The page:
“A little consideration, a little thought for others, makes all the difference.” Eeyore (Winnie the Pooh)
We all want our children to be kind. In fact we find ourselves stunned and embarrassed when we witness them being anything but kind. But childhood is a series of growth lessons and learning to be kind is one such milestone.
We all assume our children know what being kind means, however it is important to define it for them and discuss it just as you would any other value that’s important to you. So what is the definition of kindness? According to the dictionary definition, kindness is:
- a kind act
- a tendency to be kind and forgiving
- the quality of being warm-hearted and considerate and humane and sympathetic
In simple terms being kind is listening, feeling, and understanding others’ needs and trying to help meet those needs.
So how do we teach the lessons of kindness to our children?
The first step is by being a role-model for kindness. Ask yourself, “How do my children see me being kind?” Do you interact with the grocery checker as they ring up your groceries or are you talking on your phone and barely acknowledging the checker? Are you a courteous driver or are you seething behind the wheel? Do you do favors for others in need? Do you go up to people who are new and introduce yourself? These are all little acts of kindness that can have a big impact—you have the power to make someone’s day or ruin it.
Acknowledge kind acts
You can feel uplifted by your actions or regretful, and your children are keen observers. Acknowledge when perhaps you weren’t so kind and what you would do differently and why. Point out other’s acts of kindness and how it made you feel. Rabbi Harold Kushner states, “When you are kind to others it not only changes you, it changes the world.”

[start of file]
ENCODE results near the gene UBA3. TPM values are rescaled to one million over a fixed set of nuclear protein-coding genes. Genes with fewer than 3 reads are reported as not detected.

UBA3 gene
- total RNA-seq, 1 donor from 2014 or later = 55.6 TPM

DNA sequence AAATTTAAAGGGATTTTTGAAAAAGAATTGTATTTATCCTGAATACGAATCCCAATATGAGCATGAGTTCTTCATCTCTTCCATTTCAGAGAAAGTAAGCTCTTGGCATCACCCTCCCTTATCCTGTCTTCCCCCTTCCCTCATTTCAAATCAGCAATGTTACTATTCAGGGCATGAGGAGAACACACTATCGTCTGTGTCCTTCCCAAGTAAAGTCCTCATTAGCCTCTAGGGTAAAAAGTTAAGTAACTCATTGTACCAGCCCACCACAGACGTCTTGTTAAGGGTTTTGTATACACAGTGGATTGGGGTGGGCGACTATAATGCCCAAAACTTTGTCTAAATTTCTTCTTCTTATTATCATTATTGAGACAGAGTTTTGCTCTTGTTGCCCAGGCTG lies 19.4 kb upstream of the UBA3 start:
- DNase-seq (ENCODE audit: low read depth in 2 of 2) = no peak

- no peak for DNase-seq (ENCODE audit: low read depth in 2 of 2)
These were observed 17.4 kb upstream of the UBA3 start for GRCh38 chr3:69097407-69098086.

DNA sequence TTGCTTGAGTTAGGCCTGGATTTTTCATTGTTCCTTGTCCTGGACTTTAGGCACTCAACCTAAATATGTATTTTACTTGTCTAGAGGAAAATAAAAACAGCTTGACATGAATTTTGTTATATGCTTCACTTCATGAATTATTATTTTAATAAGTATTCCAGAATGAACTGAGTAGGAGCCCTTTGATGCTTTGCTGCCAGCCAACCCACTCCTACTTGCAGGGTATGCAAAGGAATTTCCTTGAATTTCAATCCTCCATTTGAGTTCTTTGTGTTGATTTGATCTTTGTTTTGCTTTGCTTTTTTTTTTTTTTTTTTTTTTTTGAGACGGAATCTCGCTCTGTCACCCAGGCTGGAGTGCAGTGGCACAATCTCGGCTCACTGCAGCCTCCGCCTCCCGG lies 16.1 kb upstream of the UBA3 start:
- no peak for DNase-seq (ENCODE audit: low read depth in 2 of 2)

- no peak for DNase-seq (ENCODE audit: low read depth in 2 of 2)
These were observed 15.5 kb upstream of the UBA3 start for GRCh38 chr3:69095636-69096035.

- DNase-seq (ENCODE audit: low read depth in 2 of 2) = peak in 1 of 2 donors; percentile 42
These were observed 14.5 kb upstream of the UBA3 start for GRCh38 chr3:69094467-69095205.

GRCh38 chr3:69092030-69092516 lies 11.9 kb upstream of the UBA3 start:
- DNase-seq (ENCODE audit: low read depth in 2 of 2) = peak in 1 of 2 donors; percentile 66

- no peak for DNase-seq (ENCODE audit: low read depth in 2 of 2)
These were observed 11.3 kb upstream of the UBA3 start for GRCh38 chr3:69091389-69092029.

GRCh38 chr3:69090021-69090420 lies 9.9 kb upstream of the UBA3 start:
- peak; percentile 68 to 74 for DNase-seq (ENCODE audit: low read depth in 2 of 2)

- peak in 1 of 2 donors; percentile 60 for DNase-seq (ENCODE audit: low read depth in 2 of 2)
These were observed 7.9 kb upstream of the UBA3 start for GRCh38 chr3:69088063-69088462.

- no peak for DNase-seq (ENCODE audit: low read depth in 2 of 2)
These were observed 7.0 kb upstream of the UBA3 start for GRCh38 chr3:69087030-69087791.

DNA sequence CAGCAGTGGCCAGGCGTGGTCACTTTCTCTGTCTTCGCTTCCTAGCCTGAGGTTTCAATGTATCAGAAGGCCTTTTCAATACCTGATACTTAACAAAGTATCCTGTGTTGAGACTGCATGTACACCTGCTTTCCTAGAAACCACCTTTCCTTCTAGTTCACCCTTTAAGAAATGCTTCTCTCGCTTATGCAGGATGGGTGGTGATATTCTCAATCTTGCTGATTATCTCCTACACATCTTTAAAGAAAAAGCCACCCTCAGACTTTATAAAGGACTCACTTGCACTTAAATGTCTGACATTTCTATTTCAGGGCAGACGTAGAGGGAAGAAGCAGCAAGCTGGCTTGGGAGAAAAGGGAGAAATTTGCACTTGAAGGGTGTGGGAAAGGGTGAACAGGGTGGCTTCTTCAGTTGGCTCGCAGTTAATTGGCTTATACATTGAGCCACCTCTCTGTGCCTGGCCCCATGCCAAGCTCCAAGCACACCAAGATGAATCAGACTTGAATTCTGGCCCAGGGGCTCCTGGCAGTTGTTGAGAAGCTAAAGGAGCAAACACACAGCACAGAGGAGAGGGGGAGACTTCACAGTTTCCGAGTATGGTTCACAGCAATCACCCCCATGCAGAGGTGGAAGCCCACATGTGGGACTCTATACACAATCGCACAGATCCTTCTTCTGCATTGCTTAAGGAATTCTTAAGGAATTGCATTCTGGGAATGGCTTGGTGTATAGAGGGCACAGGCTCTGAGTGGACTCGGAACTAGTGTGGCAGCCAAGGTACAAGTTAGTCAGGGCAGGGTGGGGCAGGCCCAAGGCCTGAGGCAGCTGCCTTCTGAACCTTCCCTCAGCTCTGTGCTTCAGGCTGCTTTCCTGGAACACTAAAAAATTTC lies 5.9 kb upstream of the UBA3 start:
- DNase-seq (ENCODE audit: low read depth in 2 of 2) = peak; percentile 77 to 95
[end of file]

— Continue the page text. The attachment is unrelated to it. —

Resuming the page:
Engage children in small acts of kindness
Have your children participate in small acts of kindness from an early age. Simply picking up another child’s pencil off the floor and handing it to them with a smile is an act of kindness. Saving coins in a jar or tzedakah box and donating them when it’s full is kindness. The importance of being kind is not “a one-time a year around the holidays” occasion but an everyday act. For tons of great and creative activities that will help bring home the idea kindness to your kids, check out the website www.kidsactivities.net.
Just as we are not always our best selves your child will not always rise to the occasion and do a kind act. However learning what kindness is and how to be kind will serve them well for a lifetime. The following poem demonstrates the importance of a simple smile. It is the small things that make all the difference.
Smiling is infectious; you catch it like the flu.
When someone smiled at me today, I started smiling too.
I passed around a corner and someone saw my grin.
When he smiled, I realized I had passed it on to him.
I thought about that smile and then I realized its worth.
A single smile, just like mine, could travel around the earth.
So if you feel a smile begin, don’t leave it undetected.
Let’s start an epidemic quick and get the world infected.
Mimi Ezray, LCSW, MPH, is the Director of Children’s Clinical Services at Parents Place on the Peninsula.